Although a review of 'Vague Noire' is not an opportunity to balance its credibility upon a comparison between itself and 'Sense', it is important to note the transitions and influence that 'Pastel Coast' evokes from one to another. I’ll preface my thoughts on 'Vague Noire' by openly stating that I believe 'Sense' is a better EP, a fact that I thought would be integral to my opinions. Where 'Sense' relied heavily on thematic musical elements of what most would consider dream-pop and shoegaze music, 'Vague Noire' instead sees 'Pastel Coast' attend to a more pop influenced, indie rock type sound… And that is exactly wherein its brilliance lies. You see, its easy to ride off 'Vague Noire' as simply a bunch of indie pop songs that all retain a similar drum beat, but it is within each song that the true genius of 'Pastel Coast' shines. These tracks, gathered together with a unity of similar sounds and tones, are ridiculously well constructed indie pop songs: between the evidently neat guitar playing all the way to the background ambience, each song is a well built and oiled machine. Together, these tracks provide nothing but pure entertainment, joy and acclaim. Another thing: I can’t speak French (in fact I remember I spent all of my high school mandatory French lessons listening to music) so when you listen to an EP where the gentleman singing only does so in French, and it conjures up images, memories and dreams… Then there is something wholly fantastic and intelligent going on. Much like on 'Sense', 'Pastel Coasts' greatest connection with the listener is through the nostalgia-laced visions of parties, beaches and empty dance halls, except this time it is done less contemplatively and more subtle and somewhat initially appealing for some listeners. 'Vague Noire’s' beauty and love stands out against so much damn mediocrity that listening to it was like some kind of cleansing relief… An original and enjoyable piece of art, achieved through stellar production, intricate mixing and beautiful sound.
ABOUT THE AUTHOR:
Cam Phillips is a writer and above all, a music lover, who seeks to gain experience through writing and listening. He is also an avid film viewer and art and literature junkie who enjoys creative writing. His most recent published work was featured on Baeble Music and Culture (USA), Sounds and Colours Magazine (Latin America, London), Easterndaze (Latvia) and the Australian based heavy music blog, I Probably Hate Your Band.
by Primal Music
RELEASE: Distant Sea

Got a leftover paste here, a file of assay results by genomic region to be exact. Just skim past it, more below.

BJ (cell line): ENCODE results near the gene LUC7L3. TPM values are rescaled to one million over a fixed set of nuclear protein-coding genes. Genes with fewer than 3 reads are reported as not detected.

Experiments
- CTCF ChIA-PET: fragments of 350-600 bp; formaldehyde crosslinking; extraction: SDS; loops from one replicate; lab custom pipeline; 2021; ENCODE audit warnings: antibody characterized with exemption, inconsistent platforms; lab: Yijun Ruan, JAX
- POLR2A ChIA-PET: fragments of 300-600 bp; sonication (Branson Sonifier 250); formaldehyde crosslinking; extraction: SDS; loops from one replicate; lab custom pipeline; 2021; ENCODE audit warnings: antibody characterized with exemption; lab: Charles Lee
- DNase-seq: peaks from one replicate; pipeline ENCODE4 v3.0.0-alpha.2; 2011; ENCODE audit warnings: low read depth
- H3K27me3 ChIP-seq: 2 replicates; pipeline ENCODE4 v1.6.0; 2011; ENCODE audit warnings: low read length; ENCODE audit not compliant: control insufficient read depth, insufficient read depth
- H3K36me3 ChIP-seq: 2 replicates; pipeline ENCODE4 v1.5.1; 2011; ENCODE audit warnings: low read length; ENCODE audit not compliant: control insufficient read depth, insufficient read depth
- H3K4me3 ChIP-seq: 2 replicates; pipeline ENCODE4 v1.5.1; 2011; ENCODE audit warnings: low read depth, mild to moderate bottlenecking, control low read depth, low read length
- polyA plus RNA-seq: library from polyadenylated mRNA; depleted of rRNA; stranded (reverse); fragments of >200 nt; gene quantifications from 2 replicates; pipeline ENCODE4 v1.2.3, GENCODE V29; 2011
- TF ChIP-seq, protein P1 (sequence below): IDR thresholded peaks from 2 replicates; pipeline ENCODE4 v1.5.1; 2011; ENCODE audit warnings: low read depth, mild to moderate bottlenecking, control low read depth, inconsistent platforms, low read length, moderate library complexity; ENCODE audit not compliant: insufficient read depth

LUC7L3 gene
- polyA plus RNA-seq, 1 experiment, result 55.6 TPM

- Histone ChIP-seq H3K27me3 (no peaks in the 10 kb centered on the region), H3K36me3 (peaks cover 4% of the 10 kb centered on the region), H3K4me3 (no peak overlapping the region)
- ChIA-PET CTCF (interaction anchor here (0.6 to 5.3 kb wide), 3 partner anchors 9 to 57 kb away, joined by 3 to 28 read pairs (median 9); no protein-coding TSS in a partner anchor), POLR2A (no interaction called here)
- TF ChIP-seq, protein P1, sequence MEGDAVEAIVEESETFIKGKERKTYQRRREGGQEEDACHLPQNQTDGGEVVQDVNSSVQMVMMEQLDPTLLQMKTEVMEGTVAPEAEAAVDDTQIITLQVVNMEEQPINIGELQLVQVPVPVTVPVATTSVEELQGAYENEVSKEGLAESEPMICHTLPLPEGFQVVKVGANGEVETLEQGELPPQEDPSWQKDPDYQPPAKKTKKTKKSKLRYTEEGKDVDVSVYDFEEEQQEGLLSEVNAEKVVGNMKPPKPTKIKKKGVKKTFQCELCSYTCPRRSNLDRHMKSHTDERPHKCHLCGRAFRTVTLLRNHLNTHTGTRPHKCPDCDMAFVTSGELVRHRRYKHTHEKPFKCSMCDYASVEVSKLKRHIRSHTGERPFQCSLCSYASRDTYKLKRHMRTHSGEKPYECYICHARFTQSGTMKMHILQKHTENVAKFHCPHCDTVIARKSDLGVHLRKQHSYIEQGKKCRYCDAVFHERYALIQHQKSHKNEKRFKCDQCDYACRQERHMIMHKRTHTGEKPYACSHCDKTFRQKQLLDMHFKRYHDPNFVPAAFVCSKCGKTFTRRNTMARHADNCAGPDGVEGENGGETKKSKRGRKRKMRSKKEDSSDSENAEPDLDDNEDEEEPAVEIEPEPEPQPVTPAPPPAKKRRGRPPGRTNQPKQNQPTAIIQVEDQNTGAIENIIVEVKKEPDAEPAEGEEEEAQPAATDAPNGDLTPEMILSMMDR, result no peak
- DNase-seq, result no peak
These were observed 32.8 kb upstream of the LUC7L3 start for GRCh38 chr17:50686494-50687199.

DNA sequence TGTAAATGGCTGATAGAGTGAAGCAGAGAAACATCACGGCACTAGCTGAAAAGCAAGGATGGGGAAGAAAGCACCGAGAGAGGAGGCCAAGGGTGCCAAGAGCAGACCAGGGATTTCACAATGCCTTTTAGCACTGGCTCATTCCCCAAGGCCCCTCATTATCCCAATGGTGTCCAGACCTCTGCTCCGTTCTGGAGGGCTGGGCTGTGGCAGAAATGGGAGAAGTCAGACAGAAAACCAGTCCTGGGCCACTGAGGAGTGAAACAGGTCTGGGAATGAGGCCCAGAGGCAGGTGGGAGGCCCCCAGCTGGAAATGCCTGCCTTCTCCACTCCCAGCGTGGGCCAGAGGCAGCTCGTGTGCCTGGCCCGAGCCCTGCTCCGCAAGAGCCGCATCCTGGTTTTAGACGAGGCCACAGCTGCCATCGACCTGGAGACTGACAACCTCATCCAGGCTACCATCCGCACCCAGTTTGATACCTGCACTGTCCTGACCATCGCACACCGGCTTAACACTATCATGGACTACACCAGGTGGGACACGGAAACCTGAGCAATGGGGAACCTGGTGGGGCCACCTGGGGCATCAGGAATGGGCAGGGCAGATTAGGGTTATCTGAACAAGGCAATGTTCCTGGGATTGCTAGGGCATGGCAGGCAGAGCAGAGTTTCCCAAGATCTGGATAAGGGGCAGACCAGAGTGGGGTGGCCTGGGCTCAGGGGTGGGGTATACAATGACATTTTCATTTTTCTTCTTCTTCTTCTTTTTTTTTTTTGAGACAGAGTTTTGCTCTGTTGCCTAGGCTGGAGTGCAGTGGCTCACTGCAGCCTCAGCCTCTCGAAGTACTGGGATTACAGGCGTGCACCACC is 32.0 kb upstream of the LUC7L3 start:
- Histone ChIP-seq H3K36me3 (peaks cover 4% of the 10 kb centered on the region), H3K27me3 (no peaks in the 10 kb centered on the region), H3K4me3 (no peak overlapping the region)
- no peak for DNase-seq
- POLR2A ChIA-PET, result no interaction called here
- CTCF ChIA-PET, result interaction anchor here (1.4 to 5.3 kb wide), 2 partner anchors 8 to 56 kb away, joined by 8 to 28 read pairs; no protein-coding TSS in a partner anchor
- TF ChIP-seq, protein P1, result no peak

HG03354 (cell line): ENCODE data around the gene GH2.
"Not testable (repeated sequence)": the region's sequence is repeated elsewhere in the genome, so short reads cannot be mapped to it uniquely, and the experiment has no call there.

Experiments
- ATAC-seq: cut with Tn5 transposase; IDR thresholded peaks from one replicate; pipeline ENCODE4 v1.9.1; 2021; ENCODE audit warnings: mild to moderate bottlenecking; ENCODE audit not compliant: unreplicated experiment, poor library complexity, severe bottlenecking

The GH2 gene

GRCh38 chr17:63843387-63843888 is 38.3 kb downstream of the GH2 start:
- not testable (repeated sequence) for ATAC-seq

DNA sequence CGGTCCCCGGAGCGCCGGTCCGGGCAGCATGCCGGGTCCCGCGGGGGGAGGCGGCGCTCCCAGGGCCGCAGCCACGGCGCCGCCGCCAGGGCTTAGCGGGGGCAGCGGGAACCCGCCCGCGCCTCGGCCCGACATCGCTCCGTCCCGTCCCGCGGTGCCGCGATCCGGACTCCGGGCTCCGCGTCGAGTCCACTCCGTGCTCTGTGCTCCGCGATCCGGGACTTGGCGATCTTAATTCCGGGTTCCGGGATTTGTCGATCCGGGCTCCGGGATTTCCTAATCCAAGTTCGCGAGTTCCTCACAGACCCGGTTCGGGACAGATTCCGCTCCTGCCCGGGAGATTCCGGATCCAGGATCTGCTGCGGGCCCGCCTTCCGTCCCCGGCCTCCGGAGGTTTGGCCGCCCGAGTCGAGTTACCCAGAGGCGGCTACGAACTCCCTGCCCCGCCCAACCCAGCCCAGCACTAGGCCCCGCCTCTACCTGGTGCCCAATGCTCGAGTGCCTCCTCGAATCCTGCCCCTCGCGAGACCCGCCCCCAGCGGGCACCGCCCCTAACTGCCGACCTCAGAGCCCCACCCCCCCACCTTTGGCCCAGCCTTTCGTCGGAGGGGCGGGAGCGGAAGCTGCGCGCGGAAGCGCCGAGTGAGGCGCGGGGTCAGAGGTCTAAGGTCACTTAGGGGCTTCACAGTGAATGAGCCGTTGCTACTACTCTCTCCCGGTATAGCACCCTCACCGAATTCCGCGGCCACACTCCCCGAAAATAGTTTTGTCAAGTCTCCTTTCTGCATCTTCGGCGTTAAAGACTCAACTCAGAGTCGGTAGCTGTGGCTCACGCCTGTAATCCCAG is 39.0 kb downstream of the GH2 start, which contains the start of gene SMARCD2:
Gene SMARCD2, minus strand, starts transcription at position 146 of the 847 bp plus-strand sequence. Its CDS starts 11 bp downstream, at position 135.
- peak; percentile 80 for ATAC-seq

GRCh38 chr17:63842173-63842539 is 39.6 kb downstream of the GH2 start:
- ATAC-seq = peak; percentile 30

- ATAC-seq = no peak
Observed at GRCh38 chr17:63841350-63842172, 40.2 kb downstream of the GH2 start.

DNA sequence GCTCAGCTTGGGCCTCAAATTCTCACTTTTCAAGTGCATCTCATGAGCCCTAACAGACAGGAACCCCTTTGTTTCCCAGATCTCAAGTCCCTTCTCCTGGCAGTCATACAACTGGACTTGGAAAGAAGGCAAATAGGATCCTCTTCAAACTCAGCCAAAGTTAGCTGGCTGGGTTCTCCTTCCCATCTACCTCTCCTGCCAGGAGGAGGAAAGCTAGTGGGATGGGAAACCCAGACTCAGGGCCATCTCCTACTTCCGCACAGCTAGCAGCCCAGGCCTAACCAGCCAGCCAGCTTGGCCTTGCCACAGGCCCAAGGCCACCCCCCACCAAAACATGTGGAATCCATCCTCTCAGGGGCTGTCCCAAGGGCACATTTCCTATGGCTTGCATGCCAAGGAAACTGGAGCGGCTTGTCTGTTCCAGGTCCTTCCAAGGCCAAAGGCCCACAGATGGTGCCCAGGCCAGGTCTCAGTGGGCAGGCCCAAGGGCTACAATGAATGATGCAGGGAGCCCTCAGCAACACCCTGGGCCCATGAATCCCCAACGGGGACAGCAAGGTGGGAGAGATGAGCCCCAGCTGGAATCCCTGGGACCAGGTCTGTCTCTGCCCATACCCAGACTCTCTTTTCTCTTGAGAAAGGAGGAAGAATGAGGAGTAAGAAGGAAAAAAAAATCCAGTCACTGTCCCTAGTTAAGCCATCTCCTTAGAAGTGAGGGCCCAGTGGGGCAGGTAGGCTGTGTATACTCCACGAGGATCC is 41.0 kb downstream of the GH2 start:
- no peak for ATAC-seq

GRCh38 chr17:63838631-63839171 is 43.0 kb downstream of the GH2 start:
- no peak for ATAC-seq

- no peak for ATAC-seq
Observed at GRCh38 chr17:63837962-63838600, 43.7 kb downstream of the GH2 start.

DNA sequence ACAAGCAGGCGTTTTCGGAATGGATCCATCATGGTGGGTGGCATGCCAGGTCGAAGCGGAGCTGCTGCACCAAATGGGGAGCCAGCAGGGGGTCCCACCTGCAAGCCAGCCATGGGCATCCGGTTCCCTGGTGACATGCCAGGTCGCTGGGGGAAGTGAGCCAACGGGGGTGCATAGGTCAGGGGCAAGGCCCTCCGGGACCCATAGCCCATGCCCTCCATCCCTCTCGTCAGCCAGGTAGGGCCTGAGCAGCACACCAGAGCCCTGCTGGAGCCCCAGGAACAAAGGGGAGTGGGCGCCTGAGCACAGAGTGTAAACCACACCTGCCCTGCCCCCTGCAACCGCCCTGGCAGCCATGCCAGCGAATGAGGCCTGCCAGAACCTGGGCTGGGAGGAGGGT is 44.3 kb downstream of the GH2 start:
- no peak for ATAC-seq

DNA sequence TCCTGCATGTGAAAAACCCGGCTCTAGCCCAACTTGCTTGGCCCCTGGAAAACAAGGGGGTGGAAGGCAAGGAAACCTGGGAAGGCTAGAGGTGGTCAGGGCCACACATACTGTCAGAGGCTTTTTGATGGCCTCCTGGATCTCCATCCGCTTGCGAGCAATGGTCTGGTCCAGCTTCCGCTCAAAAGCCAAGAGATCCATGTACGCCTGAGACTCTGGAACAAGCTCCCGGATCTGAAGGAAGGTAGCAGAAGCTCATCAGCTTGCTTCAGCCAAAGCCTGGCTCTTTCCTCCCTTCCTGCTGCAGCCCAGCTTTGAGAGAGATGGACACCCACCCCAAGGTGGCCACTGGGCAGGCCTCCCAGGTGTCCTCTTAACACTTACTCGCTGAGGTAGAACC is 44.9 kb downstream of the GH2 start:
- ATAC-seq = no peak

RELEASE DATE: 28th July 2017
RECORD COMPANY: Fuzz Club
There are only so many things a chorus pedal can do. Those eleven meagre words could swiftly and perhaps eponymously give title to any article that a writer, a critic or blogger wishes to write about Mac Demarco. He’s the smelly, dirty looking hipster who popularized a kind of jangle pop that initially appears nostalgic and light-laced but eventually secedes into a kind of alcoholic- nicotine based adventure through adolescence that one can enjoy on a leisurely afternoon at the beach, or when they are traversing their inner past-histrionics. Either way, Demarco has used the chorus pedal to do two things (perhaps unintentionally), one is a kind of career suicide; he’s tied himself and crossed his own tracks so much so that he has transcended his own status into a type of figure that could be identified as post-celebrity (it was once trendy to listen to the guy, to wear his clothes and to smoke vile amounts of cigarettes, but since the polo-wearing normies of the world have discovered Mac, he just aint as cool). The second (and more important) is that Mac has put the preverbal knife through the gullet of any aspiring musician who wishes to touch on a similar style of music as his own. How many times do we hear music that we identify as ‘fake Mac Demarco’? A lot. It seems everybody who owned a shitty guitar and had a knack for overalls and dirty looking shoes has become a kind of Demarco-wannabe of sorts. This makes it hard for people like Saccades, who (funnily enough) is actually a hell of a lot more interesting than Mac. Saccades is proof that this genre slating, this assumption and veracious practician of overlooking should all be skipped over, and that nothing but the music should be analysed. Saccades 'Distant Sea' is testament to all of this, and is further proof that Fuzz Club Records know what they are doing. The album was released on the 28th July 2017 and is available to buy/download right now on various formats via fuzz club.com and saccadesmusic.bandcamp.com respectively.